Current Essays

The Roads of Perception On:2004-04-16 18:50:18

When everything is going awry and I'm feeling down, and depressed and nigh on utterly, slougherly despondent1, I find that I get great comfort from remembering that old saying "This too will pass" and, things being the way they are, in time it does pass and all is well again and new and bright and full of joy: and then of course I can't help but remember that old saying "This too will pass". I believe they call this ‘bipolar disorder’.

Though, actually, it’s not so much of a clinical condition as a potted history of my relationship with the highways and bipolarways of Texas, and with the what look as the years go by, more and more like extras from a high-school production of Springtime for Hitler2. Yes! It’s true!! Texas policemen are starting to look younger to me, and the damned kids keep stopping me for speeding! Now, now, I should point out that I am really quite a mature man (in many senses of the word if not all) and so this is not just a case of me suffering from teenage bravado and disregard for authority---and even though I am really rather an expert on the subject, it is (and has been for many a long year and about three times as many a short one too) purely from the outside, from observing my children. And also, to add a few worts to the pot to thicken the plot, there is the interesting fact that for the twenty-odd years I lived in New York and for the indeterminate but vast number before that in England I hardly, if ever, got pulled over by the boys in blue (who of course down here in Texas are also the boys in shiny black jackboots and mirrored sun-glasses I kid you not). So what has happened? Am I about to enter a second childhood via a second adolescence (or possibly a third, but that’s another, and much longer, story). Is it that I have finally got so fed up with a State wherein Rush Limbaugh is widely considered a lefty, liberal pantywaist that I am in a permanent condition of road rage? Or perhaps it’s the mind-beblubbering heat?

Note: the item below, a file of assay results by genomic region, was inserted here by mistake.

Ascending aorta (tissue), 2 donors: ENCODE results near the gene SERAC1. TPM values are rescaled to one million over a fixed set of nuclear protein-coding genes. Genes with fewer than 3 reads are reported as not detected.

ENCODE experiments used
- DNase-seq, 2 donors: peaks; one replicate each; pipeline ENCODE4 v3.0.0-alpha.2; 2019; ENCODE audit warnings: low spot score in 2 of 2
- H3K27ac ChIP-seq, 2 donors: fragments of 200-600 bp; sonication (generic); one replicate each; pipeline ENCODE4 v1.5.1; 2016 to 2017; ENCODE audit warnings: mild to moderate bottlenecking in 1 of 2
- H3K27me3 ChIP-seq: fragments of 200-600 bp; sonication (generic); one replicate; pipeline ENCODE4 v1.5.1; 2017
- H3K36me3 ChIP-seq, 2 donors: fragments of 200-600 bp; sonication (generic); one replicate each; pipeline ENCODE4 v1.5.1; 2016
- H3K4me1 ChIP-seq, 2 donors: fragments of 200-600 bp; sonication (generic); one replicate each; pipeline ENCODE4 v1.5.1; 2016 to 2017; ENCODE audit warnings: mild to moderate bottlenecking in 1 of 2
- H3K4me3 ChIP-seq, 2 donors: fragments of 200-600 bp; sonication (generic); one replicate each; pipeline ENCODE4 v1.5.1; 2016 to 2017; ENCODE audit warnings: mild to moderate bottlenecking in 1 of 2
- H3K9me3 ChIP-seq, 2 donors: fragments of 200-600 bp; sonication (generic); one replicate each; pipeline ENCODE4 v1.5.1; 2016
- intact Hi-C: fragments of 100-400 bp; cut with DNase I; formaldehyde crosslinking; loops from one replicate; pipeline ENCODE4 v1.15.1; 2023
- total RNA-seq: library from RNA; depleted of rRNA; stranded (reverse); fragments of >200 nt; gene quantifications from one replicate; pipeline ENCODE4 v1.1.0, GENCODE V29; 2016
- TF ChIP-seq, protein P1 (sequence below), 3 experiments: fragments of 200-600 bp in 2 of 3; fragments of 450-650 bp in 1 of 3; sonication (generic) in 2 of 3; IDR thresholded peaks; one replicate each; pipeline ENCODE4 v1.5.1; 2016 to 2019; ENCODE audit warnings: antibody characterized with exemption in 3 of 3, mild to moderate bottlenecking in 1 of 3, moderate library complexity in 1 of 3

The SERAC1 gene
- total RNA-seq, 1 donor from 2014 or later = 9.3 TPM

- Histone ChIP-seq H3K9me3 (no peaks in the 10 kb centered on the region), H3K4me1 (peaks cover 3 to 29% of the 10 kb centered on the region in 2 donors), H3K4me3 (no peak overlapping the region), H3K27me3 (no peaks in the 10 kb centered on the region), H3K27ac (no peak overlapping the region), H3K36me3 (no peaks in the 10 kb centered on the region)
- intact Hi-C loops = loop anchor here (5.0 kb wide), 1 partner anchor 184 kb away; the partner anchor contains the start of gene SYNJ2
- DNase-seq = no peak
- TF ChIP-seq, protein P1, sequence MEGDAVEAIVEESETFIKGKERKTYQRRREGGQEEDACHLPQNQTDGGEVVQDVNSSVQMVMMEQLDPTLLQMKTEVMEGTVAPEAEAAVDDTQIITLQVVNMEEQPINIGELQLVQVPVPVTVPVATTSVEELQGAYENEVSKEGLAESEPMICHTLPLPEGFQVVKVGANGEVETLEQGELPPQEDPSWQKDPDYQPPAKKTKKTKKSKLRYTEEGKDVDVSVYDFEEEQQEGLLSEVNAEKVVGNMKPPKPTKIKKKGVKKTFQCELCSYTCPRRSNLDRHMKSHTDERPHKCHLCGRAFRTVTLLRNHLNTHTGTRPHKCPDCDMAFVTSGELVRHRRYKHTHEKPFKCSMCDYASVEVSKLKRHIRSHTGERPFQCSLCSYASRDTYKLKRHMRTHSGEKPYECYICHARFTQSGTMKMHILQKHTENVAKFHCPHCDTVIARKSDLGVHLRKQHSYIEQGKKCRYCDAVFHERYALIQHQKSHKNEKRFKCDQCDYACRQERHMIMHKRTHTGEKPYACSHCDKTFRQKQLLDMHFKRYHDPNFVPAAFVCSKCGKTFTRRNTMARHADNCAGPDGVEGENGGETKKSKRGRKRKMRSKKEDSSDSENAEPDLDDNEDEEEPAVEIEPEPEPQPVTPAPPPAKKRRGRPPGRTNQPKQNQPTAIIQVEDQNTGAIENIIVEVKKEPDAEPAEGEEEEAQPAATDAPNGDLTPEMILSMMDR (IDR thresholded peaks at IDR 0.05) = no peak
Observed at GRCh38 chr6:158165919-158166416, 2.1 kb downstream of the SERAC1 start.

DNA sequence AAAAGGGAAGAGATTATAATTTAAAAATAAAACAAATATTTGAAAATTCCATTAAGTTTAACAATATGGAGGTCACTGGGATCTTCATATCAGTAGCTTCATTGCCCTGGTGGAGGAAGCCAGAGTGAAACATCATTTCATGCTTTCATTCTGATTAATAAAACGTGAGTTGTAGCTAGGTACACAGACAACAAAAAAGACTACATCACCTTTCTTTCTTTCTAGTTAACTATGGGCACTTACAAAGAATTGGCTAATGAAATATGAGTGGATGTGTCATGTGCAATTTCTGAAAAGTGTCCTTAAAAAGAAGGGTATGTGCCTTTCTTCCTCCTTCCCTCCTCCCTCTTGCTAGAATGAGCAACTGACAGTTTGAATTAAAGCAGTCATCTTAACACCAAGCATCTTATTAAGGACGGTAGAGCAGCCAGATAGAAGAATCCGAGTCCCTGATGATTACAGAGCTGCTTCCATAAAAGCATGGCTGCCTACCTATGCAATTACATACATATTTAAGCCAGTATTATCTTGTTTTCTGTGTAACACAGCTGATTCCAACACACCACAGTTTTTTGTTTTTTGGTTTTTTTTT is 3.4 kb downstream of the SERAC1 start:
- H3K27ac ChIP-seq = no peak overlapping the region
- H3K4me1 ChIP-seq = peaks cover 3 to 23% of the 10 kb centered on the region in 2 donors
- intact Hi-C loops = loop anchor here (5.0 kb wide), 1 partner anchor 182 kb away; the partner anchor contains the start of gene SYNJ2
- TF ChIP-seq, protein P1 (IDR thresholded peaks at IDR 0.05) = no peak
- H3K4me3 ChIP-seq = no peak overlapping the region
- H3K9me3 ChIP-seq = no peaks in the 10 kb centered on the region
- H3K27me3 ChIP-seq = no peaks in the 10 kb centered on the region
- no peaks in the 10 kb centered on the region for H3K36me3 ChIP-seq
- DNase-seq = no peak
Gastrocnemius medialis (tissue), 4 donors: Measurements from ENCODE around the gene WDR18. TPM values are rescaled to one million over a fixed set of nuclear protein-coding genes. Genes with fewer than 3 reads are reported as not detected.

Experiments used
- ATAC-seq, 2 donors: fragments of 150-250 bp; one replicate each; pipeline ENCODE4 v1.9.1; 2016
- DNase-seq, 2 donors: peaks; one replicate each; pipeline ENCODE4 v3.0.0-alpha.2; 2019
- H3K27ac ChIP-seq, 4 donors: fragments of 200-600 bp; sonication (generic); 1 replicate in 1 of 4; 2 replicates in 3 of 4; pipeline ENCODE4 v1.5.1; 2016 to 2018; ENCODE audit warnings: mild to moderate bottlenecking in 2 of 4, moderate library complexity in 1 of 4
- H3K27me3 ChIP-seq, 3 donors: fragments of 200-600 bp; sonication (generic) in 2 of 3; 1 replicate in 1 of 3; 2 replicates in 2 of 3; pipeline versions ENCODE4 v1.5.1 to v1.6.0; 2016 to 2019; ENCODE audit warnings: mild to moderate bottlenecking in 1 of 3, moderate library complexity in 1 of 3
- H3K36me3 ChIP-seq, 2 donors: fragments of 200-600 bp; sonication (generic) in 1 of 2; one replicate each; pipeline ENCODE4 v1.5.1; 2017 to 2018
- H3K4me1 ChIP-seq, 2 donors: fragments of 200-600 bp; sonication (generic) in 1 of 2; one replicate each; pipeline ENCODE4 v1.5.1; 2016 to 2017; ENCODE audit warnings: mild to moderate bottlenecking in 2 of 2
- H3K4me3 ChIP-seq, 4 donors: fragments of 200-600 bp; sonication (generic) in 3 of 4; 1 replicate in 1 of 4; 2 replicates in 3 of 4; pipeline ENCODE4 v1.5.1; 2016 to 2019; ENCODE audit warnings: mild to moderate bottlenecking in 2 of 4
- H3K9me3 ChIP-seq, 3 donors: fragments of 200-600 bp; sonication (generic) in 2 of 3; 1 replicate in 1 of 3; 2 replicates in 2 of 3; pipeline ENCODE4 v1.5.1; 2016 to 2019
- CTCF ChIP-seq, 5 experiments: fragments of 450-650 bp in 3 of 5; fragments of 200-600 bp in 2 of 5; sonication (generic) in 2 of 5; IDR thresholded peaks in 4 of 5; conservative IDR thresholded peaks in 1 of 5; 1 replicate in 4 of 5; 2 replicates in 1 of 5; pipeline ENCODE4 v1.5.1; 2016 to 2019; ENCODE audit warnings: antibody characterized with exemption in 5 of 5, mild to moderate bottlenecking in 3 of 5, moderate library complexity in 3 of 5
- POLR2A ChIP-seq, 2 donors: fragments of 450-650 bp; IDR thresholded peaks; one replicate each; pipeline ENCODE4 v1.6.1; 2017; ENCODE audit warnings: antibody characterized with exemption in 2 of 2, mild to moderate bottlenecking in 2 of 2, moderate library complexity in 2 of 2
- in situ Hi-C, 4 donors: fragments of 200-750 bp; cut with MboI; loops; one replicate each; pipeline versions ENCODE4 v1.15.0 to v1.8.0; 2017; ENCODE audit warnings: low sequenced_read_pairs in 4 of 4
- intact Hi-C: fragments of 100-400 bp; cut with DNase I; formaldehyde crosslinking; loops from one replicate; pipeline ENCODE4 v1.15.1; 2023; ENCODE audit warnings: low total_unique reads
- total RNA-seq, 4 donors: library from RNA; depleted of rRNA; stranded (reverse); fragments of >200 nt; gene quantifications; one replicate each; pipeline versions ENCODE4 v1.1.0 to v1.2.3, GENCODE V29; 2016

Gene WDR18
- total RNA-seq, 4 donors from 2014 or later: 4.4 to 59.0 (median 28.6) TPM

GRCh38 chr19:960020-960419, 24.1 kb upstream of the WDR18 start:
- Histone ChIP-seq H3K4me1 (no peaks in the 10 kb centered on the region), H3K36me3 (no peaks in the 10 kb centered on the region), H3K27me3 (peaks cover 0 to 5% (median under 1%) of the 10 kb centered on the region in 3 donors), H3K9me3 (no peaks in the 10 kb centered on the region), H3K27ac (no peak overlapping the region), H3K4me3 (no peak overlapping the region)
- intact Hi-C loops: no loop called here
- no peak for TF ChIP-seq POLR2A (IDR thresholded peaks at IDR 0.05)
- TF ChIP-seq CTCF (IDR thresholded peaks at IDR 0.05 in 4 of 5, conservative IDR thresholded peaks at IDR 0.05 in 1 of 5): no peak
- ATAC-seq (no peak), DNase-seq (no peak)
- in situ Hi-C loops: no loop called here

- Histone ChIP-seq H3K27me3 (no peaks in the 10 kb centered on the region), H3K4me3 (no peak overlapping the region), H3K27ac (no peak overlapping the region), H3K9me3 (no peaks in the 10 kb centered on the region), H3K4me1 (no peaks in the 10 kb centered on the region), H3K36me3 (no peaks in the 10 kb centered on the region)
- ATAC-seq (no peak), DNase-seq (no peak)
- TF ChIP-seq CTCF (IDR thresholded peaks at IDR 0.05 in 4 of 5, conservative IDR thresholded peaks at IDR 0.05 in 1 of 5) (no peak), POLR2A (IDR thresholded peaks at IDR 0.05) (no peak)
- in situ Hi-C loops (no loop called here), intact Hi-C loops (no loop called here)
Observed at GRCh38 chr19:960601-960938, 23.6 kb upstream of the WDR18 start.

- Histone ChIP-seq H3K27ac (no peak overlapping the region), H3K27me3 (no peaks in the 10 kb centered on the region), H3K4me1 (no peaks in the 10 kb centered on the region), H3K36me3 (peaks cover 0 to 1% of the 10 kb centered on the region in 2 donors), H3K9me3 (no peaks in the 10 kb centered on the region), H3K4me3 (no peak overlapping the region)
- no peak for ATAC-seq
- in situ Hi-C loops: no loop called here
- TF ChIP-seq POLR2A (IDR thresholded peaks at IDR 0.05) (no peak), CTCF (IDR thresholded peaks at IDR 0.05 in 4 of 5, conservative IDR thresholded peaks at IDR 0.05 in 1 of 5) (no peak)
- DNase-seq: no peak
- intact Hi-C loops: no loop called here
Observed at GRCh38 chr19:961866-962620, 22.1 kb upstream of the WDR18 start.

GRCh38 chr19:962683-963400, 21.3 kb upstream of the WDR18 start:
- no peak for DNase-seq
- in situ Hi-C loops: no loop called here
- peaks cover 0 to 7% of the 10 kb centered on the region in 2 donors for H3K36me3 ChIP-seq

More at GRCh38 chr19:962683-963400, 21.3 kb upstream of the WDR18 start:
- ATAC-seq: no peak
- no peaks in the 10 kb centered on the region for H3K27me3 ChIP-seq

No, as a few hours spent in the permanent collection of any decent art gallery will show you, it’s all the fault of those damned renaissance painters! Just where do they get off inventing perspective?

Yes, before the earlier fifteenth century and that ...that... Filippo Brunelleschi I was perfectly safe from speeding tickets, but now...achhhh! Sorry let me calm down and explain. You see all through the middle ages, and really any time before the renaissance, nobody gave an emu’s armpit for the apparent tendency for things to get smaller the farther away they are---everyone pretty well ignored both perspective and its close cousin parallax and everyone got on with life and art was just as good, but different, but Oh! Dear! that too did pass.

You see those bloody Brunelleschoids after the turn of the fifteenth century just couldn’t leave well alone. And once they had pointed it out and mathematicised it, just like those other evils the atom bomb and spam e-mail, it couldn’t be un-invented.
And so perception changed.